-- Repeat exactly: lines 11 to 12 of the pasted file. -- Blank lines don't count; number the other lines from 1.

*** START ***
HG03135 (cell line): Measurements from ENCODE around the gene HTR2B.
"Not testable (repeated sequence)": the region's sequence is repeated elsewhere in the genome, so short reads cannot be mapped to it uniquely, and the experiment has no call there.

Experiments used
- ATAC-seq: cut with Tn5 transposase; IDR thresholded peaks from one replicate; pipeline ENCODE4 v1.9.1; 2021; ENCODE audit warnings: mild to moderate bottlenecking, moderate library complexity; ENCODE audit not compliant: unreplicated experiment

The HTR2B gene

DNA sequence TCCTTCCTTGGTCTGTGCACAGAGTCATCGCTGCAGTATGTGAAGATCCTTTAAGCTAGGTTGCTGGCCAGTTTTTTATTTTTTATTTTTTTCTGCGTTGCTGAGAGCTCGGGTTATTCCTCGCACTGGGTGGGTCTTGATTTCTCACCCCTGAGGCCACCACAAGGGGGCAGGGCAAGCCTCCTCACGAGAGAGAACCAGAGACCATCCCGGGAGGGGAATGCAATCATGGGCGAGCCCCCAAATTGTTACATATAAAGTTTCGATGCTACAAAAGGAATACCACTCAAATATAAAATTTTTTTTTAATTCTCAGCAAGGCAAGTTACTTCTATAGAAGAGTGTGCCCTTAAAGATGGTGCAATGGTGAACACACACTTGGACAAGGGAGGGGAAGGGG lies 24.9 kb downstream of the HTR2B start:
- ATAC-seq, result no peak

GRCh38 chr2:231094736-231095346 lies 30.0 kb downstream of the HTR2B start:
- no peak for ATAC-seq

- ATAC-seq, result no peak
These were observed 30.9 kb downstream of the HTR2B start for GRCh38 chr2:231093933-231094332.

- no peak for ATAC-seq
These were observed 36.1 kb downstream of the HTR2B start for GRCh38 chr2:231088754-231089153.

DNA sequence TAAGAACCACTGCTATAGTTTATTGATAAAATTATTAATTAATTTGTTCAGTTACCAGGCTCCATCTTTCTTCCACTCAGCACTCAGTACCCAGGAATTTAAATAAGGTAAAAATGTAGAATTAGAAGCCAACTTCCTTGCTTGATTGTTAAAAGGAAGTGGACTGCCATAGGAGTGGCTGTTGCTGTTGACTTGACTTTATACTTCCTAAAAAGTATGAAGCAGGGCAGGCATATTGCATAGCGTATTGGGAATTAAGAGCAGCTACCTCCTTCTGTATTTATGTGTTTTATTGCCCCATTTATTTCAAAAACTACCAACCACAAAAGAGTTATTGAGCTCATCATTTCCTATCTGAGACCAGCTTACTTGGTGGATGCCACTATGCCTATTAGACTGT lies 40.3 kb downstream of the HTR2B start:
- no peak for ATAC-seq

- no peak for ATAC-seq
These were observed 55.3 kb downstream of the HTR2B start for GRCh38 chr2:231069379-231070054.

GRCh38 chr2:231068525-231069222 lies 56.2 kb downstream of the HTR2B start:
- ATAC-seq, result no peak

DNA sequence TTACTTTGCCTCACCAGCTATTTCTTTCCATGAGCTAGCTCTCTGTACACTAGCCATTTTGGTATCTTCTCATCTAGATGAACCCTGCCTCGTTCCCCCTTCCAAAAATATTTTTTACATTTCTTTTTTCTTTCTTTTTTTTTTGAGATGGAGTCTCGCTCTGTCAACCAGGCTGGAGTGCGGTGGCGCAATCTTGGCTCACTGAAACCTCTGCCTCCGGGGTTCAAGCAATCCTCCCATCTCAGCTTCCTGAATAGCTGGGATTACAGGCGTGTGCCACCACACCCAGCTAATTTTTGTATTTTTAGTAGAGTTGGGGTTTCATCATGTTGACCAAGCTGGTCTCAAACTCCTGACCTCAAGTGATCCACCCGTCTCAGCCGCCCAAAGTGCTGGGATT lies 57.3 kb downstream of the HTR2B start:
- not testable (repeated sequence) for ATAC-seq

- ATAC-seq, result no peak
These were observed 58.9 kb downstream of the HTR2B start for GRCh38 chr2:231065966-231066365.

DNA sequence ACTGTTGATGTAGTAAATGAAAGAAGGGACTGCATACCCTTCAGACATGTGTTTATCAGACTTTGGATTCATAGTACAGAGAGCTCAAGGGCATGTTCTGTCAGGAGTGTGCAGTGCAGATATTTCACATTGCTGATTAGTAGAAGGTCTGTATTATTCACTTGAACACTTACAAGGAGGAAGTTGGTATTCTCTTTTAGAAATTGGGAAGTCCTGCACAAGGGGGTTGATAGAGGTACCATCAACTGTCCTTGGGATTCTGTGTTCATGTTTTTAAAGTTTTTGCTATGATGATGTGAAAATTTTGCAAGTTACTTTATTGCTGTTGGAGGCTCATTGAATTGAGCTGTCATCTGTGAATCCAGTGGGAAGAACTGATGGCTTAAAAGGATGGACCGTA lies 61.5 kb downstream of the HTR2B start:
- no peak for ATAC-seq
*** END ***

These were observed 30.9 kb downstream of the HTR2B start for GRCh38 chr2:231093933-231094332.

- no peak for ATAC-seq